Becoming a Reader

Sources: Karl Barth, "The Strange New World of the Bible," in The World of God and the Word of Man (Harper, 1957); Willis Barnstone, ed., The Other Bible: Ancient Alternative Scriptures (HarperCollins, 1984); Bart Ehrman, The New Testament: A Historical Introduction to the Early Christian Writings, 3d ed. (Oxford, 2004); I. Howard Marshall et al., Exploring the New Testament: A Guide to the Letters and Revelation (IVP, 2002), chapter 21; John O'Keefe and R.R. Reno, Sanctified Vision: An Introduction to Early Christian Interpretation of the Bible (Johns Hopkins, 2005).

Reading: Rev. 1:3.

The World of a Text
It is one thing to read, but another thing to be a reader.
An exercise in close reading of Rev 1.
Reading is not just a technique but a skill and ultimately a form of wisdom.
The frustration and exhilaration of reading owe to the demands it makes on us.
As in Karl Barth's "The Strange New World of the Bible," this course is not just a backgrounder on the New Testament or Christian thinking, but a pilgrimmage through the New Testament to the Kingdom of God.
 
The Family of a Text: Genre
Genre is the literary class of a text whose conventions structure it and guide its right interpretation.
Genre is like the (unwritten) legend of a map.
Family resemblances can be direct inheritance or indirect, shared heritage.
Writings are often intertextual. Revelation resembles a remix or "mashup" (e.g., The Beastles).
Revelation's ancestors:
Uncles and aunts: 1 Enoch (<175 BC), Sibylline Oracles (~150 BC).
Parents: Ezekiel 1, Daniel 7-9, and Rev's other echoes.
Revelation's kindred (siblings? cousins?):
Other apocalyptic texts of the New Testament (e.g., Mark 13), 4 Ezra (2 Esdras 3-14, see e.g. 11:1-12:39), Apocalypse of Peter (>100 AD), Shepherd of Hermas (e.g., Fourth Vision), Ascension of Isaiah.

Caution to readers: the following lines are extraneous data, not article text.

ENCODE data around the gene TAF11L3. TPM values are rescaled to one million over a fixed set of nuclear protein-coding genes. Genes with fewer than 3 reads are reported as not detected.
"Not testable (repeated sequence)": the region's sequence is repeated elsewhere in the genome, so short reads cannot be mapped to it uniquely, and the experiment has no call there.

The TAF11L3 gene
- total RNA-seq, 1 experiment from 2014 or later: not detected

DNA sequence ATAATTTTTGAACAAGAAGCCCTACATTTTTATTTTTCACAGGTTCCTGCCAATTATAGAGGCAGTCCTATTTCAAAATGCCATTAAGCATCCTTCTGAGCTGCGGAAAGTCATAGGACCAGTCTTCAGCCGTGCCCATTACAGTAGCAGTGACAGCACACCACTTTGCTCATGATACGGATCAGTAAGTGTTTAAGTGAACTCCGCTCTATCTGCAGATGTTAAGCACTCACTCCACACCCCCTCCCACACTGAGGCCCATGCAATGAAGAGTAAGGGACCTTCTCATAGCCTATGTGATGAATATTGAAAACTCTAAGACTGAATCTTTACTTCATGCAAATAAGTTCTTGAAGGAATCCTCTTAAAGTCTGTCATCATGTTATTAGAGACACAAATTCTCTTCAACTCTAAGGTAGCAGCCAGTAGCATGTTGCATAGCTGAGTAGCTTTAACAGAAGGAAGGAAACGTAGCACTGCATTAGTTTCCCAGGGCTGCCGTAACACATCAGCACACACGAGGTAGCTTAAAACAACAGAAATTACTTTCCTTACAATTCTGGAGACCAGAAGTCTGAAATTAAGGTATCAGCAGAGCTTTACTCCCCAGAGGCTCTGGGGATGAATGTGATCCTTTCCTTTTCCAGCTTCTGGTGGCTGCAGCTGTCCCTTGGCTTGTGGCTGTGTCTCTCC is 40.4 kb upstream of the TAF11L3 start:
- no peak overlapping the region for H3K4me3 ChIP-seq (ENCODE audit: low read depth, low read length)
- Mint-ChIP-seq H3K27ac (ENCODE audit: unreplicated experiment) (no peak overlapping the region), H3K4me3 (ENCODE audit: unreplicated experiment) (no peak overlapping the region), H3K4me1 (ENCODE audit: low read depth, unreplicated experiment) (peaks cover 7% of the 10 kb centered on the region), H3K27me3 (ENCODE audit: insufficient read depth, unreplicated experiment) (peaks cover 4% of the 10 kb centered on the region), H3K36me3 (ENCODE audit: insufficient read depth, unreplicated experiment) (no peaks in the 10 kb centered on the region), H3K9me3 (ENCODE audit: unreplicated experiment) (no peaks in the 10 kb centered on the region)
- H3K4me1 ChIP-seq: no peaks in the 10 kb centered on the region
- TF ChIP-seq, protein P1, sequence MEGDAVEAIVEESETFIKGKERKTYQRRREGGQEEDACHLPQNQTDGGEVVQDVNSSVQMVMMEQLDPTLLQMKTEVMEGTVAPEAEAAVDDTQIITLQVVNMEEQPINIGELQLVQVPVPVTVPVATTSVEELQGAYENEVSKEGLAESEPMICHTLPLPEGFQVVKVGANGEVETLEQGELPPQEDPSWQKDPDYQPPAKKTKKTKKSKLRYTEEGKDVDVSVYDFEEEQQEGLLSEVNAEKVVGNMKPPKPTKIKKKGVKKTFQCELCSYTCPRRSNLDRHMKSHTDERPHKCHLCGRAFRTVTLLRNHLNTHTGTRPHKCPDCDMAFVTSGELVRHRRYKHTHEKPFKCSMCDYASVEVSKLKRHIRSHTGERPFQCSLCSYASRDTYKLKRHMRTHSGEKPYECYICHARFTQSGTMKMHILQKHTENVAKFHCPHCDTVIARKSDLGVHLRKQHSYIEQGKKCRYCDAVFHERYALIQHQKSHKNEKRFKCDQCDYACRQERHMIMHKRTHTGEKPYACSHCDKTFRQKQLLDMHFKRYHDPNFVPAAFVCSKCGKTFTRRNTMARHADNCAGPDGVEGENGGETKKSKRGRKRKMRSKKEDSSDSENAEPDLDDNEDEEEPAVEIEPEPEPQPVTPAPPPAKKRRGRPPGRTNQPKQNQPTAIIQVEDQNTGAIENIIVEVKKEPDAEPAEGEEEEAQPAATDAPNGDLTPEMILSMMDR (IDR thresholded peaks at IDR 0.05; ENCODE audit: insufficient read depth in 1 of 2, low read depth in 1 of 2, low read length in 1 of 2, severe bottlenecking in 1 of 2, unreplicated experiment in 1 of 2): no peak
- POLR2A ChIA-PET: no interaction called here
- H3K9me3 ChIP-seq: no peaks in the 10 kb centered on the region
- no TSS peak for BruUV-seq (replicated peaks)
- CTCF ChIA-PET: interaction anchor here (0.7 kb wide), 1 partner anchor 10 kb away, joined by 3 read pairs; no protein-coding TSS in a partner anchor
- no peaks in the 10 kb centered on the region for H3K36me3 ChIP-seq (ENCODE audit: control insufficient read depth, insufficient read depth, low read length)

Revelation's heirs:
Children (nieces and nephews?): Apocalypse of Paul, Apocalypse of Thomas.
Second cousins: (Gnostic?) Christian Sibyllines, (Gnostic) Book of Thomas the Contender.
Grandchildren: Divine Comedy, etc. (and us as well?).
The Goal of a Text: Occasion and Audience
People write for specific reasons and motivations.
Critics want to know or correctly infer the occasion of a writing.
Clues: Rev 1:3, 1:9a, 2:5-7+2:10-11+2:16-17+2:24-26+3:3:3-5+3:11-12+3:18-21, etc.
People write to specific or 'implied' audiences.
Rev is unusual for apocalyptic literature in being addressed to seven specific churches in Asia Minor (1:4, 1:11, 1:20, 2:1-3:22).
Example: Laodicia, in the Lycus Valley, with problematic water sources.
Like Deut 27-32, Rev 2-3 gives these audiences moral directions and warnings,
backing them with the depictions that follow (Johnson, 585).
(Is this distinct quality a function of Rev's Christian character and context?)
Yet texts exceed these occasions and audiences, sometimes intentionally.
The moral thrust of 2-3 is as universally applicable as the apocalyptic scenarios that follow.
So Rev focuses apocalyptic prophecy on specific circumstances of apostolic churches, yet with an expansive view beyond (7:9-17).
This overflow is fundamental to the character of Holy Scripture.
The Bible is the Bible of the one, whole, universal, original Church of Jesus Christ.
So Christians today read Rev as in some sense to and for us too (e.g., my "Laodicia, U.S.A." chapel talk).
Becoming a reader of the Bible thus demands and confers wisdom regarding the senses of Scripture.
Proper literal and figural readings depend on and strengthen that wisdom (see O'Keefe and Reno, Sanctified Vision).
(So: What constitutes moral failure for us, in light of what it means for original audiences?)